01 July 2009
The Basics: Christian brothers and sisters
This is the first in a series relating the Alliance's Practical Resolutions to the task of mission. Justin Thacker discusses...
We welcome as Christian brothers and sisters all who experience the grace of new birth, bringing them to that fear and knowledge of God which is expressed in a life of obedience to His word.
Living out our faith does more to promote genuine Christianity than merely professing it. So we seek to promote good Christian practice, as well as true Christian doctrine, not least by the manner in which we conduct our relationships with each other." So begins the preamble to the Practical Resolutions adopted by the Alliance and the then British Evangelical Council (now Affinity) in 1997.
The preamble continues: "It is intended to stand alongside our Basis of Faith, and to express how we should be treating each other. It should be seen as an integrated expression of the responsibilities we owe each other in the Body of Christ. The Executive of the BEC and the Council of EAUK commend this commitment to members as a reminder of our basic Christian duty towards fellow Christians, and in particular as a guideline when making comments in the media, in book reviews and in public ministry generally."
In John 17.20-23, Jesus directly links our unity with each other and our unity with God to our visible witness in the world. Jesus prays that as believers display such unity "then the world will know that you sent me". In a similar vein, Jesus also says, "By this everyone will know that you are my disciples, if you love one another" (John 13.35).
So if we are concerned about mission, if we desire to reach those outside our church, then necessarily we will also be concerned about visible unity. The first step on that road, at least according to these practical resolutions, is to "welcome as Christian brothers and sisters all who experience the grace of new birth".
Coming to terms
This was the classic challenge that Peter faced as he came to terms with the salvation of the Gentiles. Almost everything he knew until that point had taught him that those who were not born Jews, or did not explicitly convert to Judaism, were outside of God's kingdom. They were the "dogs" of Revelation 22.15. Yet in his vision in Joppa, the Lord instructs Peter that he should "not call anything impure that God has made clean" (Acts 10.15). So Peter visits Cornelius, witnesses the Spirit fall in power on these Gentile believers, and in that moment his understanding of who is in and who is out is transformed.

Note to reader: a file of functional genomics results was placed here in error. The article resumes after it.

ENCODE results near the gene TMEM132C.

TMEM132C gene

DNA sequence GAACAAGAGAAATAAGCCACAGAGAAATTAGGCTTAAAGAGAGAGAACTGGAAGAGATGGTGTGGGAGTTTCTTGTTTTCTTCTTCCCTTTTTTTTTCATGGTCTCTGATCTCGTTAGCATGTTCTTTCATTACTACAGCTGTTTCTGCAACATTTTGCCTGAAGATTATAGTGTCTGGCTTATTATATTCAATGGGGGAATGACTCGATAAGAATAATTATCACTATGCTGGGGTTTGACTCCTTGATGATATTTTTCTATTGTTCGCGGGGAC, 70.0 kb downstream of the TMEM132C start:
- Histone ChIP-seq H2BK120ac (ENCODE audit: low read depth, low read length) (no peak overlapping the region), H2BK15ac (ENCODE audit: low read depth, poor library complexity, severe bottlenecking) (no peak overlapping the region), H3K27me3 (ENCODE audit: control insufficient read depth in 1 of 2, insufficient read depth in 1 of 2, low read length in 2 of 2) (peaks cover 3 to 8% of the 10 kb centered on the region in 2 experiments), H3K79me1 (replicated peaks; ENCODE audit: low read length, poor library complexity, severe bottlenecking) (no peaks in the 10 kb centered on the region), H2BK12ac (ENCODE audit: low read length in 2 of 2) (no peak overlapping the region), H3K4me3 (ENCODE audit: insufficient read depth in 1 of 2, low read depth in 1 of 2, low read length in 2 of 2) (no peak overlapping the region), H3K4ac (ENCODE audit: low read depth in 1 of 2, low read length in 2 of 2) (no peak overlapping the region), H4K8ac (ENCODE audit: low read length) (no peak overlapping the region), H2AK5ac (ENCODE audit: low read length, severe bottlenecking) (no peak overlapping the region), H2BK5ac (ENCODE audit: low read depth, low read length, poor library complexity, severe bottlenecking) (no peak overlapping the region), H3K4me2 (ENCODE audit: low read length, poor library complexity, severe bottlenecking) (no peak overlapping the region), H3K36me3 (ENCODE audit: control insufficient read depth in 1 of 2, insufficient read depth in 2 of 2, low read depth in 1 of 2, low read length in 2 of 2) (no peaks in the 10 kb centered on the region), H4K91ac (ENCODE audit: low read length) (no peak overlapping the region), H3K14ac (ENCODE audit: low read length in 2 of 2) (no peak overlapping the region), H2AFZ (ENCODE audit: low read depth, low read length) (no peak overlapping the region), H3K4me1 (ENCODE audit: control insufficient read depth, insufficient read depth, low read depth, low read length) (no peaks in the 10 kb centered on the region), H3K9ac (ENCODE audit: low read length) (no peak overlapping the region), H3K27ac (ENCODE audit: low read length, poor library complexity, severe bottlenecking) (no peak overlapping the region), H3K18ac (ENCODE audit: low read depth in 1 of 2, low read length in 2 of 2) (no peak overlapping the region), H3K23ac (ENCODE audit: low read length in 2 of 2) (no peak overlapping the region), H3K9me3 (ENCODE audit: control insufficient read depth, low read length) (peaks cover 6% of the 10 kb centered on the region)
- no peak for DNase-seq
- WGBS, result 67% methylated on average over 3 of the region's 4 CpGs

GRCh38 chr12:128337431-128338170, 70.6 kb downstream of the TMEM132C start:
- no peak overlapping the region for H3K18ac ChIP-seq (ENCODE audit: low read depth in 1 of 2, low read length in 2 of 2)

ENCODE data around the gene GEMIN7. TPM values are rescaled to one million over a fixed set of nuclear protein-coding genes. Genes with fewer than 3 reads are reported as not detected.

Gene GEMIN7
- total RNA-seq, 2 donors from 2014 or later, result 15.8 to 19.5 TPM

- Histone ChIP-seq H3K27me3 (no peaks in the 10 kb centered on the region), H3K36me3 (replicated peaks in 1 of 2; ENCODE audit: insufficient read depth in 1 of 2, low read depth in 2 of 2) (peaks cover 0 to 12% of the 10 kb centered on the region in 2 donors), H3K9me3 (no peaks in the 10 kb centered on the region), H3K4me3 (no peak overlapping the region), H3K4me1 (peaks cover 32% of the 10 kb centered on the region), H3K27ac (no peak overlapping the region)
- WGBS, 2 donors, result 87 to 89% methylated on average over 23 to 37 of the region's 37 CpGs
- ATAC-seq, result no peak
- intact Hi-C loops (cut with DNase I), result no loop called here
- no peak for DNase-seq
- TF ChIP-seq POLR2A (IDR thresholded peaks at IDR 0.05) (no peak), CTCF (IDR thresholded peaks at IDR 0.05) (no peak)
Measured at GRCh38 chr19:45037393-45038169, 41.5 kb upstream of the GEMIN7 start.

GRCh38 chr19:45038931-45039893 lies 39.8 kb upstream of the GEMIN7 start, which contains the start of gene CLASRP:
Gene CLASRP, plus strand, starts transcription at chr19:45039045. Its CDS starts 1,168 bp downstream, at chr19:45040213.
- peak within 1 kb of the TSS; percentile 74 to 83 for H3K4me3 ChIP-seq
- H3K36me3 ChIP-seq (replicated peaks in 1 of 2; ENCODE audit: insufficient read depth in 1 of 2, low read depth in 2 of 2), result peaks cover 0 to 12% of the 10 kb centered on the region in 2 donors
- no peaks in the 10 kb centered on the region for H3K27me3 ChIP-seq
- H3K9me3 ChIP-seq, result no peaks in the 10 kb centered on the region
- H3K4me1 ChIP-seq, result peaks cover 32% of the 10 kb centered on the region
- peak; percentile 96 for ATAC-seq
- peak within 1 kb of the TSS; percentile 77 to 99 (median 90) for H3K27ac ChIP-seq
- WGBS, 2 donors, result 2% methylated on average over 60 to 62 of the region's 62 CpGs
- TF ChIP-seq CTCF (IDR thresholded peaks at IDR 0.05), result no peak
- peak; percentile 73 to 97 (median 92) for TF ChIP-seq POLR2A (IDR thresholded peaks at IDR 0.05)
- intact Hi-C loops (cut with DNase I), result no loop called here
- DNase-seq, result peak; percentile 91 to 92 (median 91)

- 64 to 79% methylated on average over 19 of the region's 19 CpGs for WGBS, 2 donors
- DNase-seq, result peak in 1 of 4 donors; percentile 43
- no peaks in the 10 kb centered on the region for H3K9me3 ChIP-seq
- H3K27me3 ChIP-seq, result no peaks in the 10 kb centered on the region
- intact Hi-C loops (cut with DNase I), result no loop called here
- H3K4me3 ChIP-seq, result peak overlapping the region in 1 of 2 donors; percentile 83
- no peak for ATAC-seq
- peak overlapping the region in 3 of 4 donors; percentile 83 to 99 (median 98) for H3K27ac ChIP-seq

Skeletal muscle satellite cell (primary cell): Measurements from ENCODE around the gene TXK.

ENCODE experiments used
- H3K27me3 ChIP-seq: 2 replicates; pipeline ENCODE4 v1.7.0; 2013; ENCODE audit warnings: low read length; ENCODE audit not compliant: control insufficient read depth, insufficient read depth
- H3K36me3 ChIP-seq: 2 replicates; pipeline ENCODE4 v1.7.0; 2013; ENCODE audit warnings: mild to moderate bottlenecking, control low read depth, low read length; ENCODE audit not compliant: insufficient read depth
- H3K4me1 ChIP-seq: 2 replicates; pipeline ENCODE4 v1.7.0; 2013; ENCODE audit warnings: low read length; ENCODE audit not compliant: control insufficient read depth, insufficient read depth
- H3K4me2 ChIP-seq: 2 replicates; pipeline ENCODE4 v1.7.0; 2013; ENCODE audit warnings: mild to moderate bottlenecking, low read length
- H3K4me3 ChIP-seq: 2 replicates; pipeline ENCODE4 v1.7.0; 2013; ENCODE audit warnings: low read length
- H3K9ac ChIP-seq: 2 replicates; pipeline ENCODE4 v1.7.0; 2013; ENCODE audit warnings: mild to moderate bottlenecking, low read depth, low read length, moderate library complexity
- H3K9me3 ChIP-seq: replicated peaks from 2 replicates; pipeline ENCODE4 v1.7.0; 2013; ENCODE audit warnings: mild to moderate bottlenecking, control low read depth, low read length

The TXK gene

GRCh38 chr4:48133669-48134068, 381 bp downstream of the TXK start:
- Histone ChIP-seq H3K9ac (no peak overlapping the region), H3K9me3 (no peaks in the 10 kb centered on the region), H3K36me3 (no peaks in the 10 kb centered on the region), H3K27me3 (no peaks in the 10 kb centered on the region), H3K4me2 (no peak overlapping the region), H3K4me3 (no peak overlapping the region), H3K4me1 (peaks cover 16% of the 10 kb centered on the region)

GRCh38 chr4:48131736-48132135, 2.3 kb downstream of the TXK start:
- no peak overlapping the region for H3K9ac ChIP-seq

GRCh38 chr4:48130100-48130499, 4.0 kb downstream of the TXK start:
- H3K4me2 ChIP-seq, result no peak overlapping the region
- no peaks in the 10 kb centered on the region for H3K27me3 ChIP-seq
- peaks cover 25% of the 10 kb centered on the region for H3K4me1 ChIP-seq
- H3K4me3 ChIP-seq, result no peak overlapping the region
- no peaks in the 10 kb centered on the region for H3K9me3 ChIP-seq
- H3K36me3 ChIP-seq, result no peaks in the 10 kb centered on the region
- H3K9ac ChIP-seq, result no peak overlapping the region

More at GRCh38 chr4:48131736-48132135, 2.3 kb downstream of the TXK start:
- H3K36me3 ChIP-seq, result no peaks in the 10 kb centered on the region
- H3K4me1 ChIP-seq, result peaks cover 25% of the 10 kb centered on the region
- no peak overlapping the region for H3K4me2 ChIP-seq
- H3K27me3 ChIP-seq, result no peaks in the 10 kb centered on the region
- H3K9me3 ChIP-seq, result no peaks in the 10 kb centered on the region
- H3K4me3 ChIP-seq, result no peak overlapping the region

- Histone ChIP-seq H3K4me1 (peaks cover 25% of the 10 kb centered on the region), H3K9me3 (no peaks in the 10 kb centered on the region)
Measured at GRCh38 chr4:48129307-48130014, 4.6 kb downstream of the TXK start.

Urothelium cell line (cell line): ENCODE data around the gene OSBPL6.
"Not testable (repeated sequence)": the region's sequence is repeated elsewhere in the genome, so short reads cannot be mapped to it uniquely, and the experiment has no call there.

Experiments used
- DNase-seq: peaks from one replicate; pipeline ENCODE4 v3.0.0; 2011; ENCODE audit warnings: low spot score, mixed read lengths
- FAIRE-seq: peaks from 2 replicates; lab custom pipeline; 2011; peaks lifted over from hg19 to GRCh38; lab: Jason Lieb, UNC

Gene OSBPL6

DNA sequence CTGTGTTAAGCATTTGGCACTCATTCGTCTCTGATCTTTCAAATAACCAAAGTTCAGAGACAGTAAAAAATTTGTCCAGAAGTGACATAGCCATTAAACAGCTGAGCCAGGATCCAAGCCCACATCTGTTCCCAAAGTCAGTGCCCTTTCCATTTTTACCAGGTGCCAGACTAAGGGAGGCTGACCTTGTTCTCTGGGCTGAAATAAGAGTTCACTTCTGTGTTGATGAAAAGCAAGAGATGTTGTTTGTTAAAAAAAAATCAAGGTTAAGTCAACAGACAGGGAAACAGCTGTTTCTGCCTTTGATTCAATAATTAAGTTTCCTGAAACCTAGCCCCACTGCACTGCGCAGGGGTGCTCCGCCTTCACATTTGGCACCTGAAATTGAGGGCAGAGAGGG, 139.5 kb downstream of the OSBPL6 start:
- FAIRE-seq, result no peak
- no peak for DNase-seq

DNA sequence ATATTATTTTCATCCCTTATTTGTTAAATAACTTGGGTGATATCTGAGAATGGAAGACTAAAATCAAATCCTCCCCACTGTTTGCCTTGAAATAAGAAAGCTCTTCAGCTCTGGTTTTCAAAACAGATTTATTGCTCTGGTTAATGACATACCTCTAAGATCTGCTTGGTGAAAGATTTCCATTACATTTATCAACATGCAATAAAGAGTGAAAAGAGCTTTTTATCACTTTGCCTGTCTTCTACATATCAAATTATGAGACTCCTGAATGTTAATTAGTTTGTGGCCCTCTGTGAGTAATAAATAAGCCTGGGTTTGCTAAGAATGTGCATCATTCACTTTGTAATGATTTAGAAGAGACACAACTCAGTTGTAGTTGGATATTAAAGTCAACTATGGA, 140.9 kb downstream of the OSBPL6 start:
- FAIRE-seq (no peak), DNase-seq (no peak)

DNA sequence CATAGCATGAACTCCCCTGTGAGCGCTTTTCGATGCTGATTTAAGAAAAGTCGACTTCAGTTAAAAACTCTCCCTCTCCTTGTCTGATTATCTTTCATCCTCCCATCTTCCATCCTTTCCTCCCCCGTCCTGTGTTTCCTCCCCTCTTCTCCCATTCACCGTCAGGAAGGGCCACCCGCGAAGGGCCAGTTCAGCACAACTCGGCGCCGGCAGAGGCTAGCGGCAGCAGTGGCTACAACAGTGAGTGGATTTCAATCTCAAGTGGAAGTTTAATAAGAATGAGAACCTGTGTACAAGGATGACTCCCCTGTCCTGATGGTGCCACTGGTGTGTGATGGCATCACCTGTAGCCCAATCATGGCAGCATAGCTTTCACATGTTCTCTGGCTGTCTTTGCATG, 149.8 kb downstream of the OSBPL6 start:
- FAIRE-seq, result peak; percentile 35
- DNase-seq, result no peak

When called to defend his actions, Peter says, "If God gave them the same gift He gave us who believed in the Lord Jesus Christ, who was I to think that I could stand in God's way?" (Acts 11.17).
Similarly, at the Council in Jerusalem, Peter makes the same defence: "God, who knows the heart, showed that He accepted them by giving the Holy Spirit to them, just as He did to us ... for He purified their hearts by faith" (Acts 15.8). For Peter, then, it was this gift and transformation by the Spirit that demonstrated their inclusion in the kingdom of God.
In a similar manner, this first practical resolution attempts to capture the truth that we should welcome and recognise "all who experience the grace of new birth". Yet, if we are honest with ourselves, this is far from how we behave. Instead, like Peter, we are quick to decide who is in and who is out, not using the criteria that Scripture provides, but rather by establishing our own walls of division.
At times, this can manifest itself doctrinally whereby we specify with such rigidity the beliefs to which people must subscribe that frankly I'm amazed that anyone without a PhD in systematic theology can be saved. At other times, we do it behaviourally in such a way that even Jesus Christ would fail to pass the tests of the most ardent moral purists.
To give just one example, in our ongoing debates about sexual sin, one of the things worth bearing in mind is that if we take Jesus' words about lustful looks in Matthew 5.27-29 seriously then most men (and possibly most women) have at some point in their lives been guilty of sexual sin. And if we consider ourselves, despite this sin, as among those who have experienced new birth, then this means we should be cautious before prematurely declaring others to be outside God's kingdom simply because they struggle with, for instance, same-sex attractions.
The bigger issue in all this, though, is simply the fact that if we preoccupy ourselves with defining ever more precisely the boundaries of who is and who is not a genuine Christian, or who is and who is not a genuine evangelical, then we will be spending our energies on a relatively small number of people and completely ignoring the masses who undoubtedly are at present outside God's kingdom.
It strikes me that our first call is to reach out to those significant swathes of people who do not in any sense know "the grace of new birth", rather than endlessly sweat over precisely how much "new birth" people need to have before we label them as "in".
Moreover, if we got on with that first command and calling - to reach the lost - and if we did it with the unity to which we are called, then it would seem, at least according to Jesus, that this is how people will recognise both that we are His disciples and more importantly that God sent Him to save them.
The Practical Resolutions of the Evangelical Alliance can be found at: www.eauk.org/resolutions